The Guardian - April 2020

The breakthrough was the decision to hire the services of “intimacy co-ordinator” Ita O’Brien. “I was anxious to start with because I thought the most subtle and important moments would be between me and the actors,” admits Abrahamson. “But what’s brilliant is that she would come in and talk to the whole crew and production about simple things like not using euphemisms, about getting explicit consent every time you’re about to do something and finding a language to talk about lovemaking, and the shapes and moods of it, that is empowering for the people involved.”

“She’s the go-to,” agrees Mescal. “She’s brilliant,” says Edgar-Jones. “The sex scenes were a joy to us because it was her job to worry about how it would work and we just turned up, did the choreography and carried on. We just had to think about the emotional beats.”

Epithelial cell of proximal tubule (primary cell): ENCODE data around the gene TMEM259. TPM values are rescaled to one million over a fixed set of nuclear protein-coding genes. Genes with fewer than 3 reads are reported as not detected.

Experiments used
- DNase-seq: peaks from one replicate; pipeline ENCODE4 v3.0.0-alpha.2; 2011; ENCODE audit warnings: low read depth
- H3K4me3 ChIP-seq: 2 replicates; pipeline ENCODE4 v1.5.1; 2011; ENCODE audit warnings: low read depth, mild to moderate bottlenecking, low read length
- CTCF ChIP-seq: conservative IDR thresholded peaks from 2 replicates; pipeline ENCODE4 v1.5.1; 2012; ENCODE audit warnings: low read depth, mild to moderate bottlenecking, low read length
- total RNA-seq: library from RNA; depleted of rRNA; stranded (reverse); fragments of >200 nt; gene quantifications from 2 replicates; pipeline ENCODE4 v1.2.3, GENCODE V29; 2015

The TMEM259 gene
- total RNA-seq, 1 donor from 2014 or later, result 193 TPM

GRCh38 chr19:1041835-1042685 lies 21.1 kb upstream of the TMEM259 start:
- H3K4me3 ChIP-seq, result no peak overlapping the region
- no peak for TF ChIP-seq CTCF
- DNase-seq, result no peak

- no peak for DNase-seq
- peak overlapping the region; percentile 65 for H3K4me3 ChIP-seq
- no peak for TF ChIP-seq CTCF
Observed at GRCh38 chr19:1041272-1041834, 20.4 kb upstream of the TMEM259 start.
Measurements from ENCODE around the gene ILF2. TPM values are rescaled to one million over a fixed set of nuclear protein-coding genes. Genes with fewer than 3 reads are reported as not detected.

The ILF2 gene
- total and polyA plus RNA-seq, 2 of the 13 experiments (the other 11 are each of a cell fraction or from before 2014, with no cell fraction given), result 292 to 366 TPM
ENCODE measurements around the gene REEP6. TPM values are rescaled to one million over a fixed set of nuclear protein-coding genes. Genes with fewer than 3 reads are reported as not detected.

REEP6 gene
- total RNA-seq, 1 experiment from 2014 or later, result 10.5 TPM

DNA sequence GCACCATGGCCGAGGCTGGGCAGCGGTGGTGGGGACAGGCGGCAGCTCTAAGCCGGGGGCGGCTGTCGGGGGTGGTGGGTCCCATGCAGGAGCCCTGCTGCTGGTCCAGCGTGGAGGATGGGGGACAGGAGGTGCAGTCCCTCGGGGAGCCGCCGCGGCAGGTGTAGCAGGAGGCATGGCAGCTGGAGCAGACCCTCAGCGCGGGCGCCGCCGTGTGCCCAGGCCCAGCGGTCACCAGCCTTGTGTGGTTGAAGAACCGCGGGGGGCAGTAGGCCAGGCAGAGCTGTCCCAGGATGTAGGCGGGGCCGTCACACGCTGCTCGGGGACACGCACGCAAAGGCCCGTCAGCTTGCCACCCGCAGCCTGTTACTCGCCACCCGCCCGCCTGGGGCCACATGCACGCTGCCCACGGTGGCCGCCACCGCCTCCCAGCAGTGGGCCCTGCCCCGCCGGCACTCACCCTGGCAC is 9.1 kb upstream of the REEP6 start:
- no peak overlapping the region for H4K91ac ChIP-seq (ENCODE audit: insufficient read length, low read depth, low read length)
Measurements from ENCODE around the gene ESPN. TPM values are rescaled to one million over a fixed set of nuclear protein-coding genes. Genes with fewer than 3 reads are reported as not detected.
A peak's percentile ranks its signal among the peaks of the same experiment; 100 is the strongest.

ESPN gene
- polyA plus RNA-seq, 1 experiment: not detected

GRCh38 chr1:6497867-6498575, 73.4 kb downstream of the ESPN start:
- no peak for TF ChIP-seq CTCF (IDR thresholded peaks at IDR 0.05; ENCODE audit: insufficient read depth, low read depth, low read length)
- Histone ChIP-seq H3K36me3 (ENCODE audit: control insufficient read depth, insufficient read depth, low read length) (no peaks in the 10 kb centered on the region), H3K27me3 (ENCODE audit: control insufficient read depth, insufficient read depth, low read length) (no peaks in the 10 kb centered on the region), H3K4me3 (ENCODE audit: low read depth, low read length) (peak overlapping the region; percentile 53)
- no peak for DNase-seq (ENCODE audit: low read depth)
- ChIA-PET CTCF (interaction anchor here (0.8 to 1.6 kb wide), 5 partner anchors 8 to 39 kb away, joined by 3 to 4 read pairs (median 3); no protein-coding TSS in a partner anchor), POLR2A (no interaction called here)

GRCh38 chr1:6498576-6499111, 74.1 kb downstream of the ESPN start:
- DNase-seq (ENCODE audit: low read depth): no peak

For Edgar-Jones, this sensitivity extends importantly to the use of nudity. “What I’m really happy with is that there’s an equal representation of both our bodies. Paul is equally exposed. When we’re in a scene and topless, it’s different for Paul than it is for me, so that it’s nice that there are shots where we are both fully nude! It means that there’s more of a balance, gender-wise.” One of the puzzling features of the intense identification of readers with Connell and Marianne is that they inhabit a pretty rarefied cultural niche, with its own intellectual and political snobberies. They discuss critical theory and The Communist Manifesto and despise fellow students who don’t put in the reading. At school, Marianne turns her loneliness into an arrogant aloofness which is part of her appeal to Connell, making more popular girls seem dull and samey. Rooney herself has said she had expected the novels only to appeal to “people who share my ideology or have a similarly jaundiced view of social systems.”

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